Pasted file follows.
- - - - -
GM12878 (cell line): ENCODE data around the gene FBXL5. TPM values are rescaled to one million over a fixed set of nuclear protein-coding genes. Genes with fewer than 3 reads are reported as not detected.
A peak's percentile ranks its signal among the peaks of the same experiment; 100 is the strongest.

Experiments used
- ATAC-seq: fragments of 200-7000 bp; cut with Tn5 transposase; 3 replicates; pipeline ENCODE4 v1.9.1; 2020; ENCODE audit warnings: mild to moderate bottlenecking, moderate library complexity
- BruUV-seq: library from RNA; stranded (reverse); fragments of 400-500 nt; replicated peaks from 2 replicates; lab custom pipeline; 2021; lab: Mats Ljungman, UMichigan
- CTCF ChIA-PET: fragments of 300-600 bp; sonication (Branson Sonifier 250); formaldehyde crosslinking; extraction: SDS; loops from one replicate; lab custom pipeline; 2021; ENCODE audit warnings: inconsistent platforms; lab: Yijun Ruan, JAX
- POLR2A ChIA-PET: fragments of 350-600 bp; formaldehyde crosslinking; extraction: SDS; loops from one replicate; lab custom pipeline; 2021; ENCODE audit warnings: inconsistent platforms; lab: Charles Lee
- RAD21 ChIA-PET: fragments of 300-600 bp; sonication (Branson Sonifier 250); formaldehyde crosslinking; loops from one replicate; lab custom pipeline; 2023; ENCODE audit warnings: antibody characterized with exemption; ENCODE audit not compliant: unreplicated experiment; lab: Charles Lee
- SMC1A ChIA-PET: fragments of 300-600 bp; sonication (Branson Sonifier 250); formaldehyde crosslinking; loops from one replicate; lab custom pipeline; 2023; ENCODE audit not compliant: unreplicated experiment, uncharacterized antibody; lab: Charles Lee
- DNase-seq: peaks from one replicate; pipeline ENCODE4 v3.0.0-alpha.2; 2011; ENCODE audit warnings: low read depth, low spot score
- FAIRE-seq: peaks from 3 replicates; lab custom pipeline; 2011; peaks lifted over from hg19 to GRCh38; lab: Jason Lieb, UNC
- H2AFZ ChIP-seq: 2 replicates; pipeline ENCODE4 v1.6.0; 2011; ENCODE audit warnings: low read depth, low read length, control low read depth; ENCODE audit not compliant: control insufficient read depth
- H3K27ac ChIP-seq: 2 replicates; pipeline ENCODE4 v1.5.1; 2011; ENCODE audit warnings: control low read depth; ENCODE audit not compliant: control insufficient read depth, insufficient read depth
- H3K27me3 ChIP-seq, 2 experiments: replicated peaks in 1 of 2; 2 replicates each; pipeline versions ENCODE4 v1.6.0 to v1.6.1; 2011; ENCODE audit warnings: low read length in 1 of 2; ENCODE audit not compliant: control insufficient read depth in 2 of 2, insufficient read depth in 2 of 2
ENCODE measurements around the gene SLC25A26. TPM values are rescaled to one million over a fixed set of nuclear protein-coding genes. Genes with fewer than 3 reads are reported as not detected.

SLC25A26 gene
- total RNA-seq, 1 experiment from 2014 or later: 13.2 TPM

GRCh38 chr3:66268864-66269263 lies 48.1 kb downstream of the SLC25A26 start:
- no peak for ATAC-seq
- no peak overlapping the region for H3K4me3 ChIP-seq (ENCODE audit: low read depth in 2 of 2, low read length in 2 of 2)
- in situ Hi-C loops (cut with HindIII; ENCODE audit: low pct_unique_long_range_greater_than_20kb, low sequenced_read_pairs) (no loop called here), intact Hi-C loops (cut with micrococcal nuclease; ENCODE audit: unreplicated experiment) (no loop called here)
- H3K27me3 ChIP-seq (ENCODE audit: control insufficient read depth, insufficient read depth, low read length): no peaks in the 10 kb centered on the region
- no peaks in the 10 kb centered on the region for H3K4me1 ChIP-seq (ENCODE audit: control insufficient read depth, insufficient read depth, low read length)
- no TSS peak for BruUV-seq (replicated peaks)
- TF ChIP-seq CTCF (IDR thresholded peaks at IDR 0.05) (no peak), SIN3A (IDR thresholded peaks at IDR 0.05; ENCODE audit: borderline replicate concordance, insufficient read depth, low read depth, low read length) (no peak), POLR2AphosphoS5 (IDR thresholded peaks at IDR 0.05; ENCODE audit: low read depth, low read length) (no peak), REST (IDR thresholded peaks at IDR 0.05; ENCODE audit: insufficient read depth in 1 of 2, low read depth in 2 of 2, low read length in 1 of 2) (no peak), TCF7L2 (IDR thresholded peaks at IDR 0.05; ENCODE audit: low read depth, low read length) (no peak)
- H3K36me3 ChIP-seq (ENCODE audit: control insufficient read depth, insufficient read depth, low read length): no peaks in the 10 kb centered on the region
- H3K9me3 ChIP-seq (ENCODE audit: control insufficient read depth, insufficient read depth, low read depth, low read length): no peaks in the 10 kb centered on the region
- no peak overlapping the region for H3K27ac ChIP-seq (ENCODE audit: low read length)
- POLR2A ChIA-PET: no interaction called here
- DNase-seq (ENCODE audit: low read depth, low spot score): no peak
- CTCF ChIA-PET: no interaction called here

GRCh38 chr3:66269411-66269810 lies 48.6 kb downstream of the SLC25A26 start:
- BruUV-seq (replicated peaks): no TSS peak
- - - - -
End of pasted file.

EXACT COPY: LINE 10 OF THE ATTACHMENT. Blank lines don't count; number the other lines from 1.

- DNase-seq: peaks from one replicate; pipeline ENCODE4 v3.0.0-alpha.2; 2011; ENCODE audit warnings: low read depth, low spot score